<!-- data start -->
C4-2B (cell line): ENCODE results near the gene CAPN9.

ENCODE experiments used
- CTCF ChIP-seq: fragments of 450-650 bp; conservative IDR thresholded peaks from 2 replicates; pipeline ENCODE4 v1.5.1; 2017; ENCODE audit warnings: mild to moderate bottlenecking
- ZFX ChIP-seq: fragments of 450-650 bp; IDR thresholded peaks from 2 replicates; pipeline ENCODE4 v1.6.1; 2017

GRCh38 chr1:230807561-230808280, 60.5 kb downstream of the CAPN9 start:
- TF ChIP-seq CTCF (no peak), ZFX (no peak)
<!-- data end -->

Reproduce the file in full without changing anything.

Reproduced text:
C4-2B (cell line): ENCODE results near the gene CAPN9.

ENCODE experiments used
- CTCF ChIP-seq: fragments of 450-650 bp; conservative IDR thresholded peaks from 2 replicates; pipeline ENCODE4 v1.5.1; 2017; ENCODE audit warnings: mild to moderate bottlenecking
- ZFX ChIP-seq: fragments of 450-650 bp; IDR thresholded peaks from 2 replicates; pipeline ENCODE4 v1.6.1; 2017

GRCh38 chr1:230807561-230808280, 60.5 kb downstream of the CAPN9 start:
- TF ChIP-seq CTCF (no peak), ZFX (no peak)